David AlbersMax Planck Institute for Mathematics in the Sciences
Phone: ++49 (0) 341 9959 536
Fax: ++49 (0) 341 9959 555
Office: A 09
My research has two particular areas of focus, dynamical systems and learning theory; very brief summaries of these interests are listed below. A more comprehensive collection of current research can be found here (pdf version); and even more detailed (and speculative) research program is located here. Both a list of publications and my CV can be found at the respective hyperlinks in this sentence and at the top of this page.
I have formally (= held a job at) been associated with the following institutions: University of Wisconsin - Madison (physics and mathematics), the Santa Fe Institute, the Center for Computational Science and Engineering at the University of California - Davis, and the Max Planck Institute for Mathematics in the Sciences.
Areas of interest: dynamical systems (both abstract and computational); learning theory; game theory; ergodic theory; global analysis; random matrix theory; mathematical finance; time-series analysis; computational ecology; cellular automata; random dynamical systems; computational differential geometry; information geometry..
My work with dynamical systems consists largely of statistical studies of the qualitative behavior of high dimensional dynamical systems. In particular, I am interested in understanding the geometric mechanisms that yield persistent, chaotic dynamics. Such an understanding requires insight both into the geometric difference between high and low-entropy high-dimensional dynamical systems and into the transitions between the zero, low, and high-entropy regimes. Thus, I am focusing on several specific topics of research: the genericity of the Ruelle-Takens route to chaos; observation in numerical data and consequent implications concerning the stability conjecture of Palis and Smale; observation of characteristics of the more modern version of the stability conjecture, the Pugh-Shub conjecture; and the persistence of chaotic dynamics in relation to parameter variation, including addressing the existence of Milnor attractors and the windows conjecture of Barretto. The set of mappings I use for many of the above investigations consist of scalar, feedforward neural networks.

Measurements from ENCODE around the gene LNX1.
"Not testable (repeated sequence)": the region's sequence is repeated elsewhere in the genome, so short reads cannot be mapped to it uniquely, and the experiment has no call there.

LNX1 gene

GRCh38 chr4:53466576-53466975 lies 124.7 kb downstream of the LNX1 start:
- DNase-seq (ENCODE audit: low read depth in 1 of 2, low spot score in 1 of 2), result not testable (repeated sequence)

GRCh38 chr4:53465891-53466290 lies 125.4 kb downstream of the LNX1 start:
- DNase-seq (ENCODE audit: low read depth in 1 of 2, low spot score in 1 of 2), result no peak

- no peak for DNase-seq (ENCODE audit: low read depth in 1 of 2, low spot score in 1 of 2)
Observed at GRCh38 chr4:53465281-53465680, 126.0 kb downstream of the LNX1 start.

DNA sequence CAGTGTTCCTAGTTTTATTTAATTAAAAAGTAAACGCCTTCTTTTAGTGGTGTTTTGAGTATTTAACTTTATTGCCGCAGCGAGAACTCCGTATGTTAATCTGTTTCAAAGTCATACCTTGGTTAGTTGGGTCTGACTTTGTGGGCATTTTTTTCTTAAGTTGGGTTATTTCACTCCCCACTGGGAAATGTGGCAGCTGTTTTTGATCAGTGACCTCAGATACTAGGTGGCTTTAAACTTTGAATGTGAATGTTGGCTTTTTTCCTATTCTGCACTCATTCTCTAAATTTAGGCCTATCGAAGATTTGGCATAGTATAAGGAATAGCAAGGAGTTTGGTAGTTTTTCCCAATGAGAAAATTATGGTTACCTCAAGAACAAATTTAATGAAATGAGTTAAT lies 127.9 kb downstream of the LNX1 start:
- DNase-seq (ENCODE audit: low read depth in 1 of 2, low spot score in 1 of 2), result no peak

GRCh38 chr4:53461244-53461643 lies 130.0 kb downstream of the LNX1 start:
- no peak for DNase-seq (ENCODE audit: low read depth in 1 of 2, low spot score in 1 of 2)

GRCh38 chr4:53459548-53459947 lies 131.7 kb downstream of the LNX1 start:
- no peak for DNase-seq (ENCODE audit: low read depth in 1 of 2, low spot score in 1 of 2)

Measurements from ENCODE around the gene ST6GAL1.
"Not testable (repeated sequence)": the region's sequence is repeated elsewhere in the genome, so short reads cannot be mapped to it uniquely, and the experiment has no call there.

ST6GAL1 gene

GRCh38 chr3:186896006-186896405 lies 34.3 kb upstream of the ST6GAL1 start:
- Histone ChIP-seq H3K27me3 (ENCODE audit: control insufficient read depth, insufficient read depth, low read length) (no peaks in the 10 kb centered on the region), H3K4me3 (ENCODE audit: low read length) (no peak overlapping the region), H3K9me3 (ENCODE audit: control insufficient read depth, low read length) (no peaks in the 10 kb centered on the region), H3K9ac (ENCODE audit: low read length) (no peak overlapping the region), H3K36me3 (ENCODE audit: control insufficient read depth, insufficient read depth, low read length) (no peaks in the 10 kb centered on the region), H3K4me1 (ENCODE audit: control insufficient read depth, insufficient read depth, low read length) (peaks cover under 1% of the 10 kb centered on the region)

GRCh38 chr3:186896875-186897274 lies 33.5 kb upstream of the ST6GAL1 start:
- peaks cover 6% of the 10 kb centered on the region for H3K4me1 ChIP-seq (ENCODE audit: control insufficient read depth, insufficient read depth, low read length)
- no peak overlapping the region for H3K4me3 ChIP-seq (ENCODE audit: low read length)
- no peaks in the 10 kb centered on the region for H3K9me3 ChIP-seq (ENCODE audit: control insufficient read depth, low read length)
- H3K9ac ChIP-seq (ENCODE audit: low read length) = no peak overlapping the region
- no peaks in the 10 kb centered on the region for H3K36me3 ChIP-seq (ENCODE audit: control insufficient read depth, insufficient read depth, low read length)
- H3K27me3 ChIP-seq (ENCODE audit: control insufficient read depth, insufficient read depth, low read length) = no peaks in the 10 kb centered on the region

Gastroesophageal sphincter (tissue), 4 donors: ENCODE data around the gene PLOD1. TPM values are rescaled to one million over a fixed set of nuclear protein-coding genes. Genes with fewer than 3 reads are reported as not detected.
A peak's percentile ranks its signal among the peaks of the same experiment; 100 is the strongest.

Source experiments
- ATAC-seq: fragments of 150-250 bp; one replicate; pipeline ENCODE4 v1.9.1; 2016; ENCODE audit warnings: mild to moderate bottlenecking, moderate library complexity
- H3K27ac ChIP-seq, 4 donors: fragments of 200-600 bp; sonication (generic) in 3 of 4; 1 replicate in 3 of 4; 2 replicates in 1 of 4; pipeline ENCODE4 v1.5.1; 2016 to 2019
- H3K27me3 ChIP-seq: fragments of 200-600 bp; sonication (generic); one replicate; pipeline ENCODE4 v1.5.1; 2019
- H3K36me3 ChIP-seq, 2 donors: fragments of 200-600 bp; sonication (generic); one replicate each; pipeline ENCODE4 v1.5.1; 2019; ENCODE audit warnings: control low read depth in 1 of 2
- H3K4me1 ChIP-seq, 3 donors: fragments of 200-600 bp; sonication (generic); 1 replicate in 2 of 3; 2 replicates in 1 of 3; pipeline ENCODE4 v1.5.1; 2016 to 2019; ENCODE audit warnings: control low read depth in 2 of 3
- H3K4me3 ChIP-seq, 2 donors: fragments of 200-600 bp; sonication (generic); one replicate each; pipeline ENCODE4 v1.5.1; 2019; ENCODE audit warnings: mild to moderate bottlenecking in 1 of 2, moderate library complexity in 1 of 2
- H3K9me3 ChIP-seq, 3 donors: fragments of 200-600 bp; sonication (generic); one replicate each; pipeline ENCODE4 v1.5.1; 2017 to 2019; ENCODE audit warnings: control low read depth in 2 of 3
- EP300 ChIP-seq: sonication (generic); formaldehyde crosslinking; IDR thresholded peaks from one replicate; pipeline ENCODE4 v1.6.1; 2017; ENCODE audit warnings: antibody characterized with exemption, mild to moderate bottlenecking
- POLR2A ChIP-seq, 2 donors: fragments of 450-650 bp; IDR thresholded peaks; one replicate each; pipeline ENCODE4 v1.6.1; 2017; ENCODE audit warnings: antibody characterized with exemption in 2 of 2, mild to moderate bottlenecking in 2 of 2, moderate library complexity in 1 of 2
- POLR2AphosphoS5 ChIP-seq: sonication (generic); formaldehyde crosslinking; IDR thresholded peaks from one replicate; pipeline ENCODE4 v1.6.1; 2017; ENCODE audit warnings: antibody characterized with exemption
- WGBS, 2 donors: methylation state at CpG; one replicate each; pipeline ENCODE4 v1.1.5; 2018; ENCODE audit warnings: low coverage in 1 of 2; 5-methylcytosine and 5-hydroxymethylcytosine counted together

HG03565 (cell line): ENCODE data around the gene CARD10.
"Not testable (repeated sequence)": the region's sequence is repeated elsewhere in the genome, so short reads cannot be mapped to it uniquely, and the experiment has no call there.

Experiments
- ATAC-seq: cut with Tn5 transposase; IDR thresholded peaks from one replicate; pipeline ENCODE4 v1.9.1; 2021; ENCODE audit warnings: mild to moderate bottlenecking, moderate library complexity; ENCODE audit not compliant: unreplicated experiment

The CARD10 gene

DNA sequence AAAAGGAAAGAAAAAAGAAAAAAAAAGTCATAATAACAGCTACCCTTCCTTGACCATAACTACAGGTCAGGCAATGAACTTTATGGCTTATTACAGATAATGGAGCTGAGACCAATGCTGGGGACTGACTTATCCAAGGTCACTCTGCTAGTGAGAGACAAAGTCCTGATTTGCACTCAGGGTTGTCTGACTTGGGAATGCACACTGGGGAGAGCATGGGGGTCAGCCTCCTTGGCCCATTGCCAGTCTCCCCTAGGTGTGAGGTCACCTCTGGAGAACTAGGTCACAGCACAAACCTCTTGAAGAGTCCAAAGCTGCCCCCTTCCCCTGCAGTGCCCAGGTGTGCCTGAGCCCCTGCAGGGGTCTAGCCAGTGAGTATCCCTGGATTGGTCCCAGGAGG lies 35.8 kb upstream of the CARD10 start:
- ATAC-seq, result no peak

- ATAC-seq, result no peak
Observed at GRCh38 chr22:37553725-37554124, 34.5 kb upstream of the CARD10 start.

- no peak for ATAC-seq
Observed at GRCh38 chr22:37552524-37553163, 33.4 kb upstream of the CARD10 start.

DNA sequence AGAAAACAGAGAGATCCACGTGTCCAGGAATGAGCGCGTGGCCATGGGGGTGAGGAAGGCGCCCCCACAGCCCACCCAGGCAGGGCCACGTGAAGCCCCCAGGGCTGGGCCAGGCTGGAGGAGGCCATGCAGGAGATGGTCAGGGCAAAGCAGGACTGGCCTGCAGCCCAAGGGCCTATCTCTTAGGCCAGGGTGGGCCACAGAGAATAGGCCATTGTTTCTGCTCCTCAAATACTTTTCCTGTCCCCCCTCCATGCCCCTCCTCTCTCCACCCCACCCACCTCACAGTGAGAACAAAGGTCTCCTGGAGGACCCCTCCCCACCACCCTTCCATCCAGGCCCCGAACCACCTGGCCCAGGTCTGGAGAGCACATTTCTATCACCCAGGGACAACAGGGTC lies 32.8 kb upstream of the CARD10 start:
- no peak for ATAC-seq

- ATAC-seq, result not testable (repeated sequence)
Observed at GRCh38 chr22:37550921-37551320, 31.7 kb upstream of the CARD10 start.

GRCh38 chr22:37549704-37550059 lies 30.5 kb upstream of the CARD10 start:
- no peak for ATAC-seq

My original interest in learning theory stems from several applied problems in dynamical systems (e.g., attractor and dynamical reconstruction), as well as working towards a geometric and dynamical understanding of learning algorithms. To this end I am studying, in a game theoretic framework, the different dynamics, information capacities, and success of different learning schemes. Examples of learning schemes under consideration are reinforcement learning, simulated annealing, neural networks, and epsilon machine learning. There are many problems that I intend to address using the aforementioned framework; a partial list includes: ecology of different agents with different learning schemes in a multi-agent dynamical system, a geometric understanding of the dynamics of these multi-agent dynamical systems, and a more fundamental understanding of how information is held and processed within various learning schemes. This approach to learning theory is addressed within a multi-agent, complex systems construction.
Here is some general info for my sake and yours: Numerical Lyapunov Exponent Calculation, Computation and Debugging resources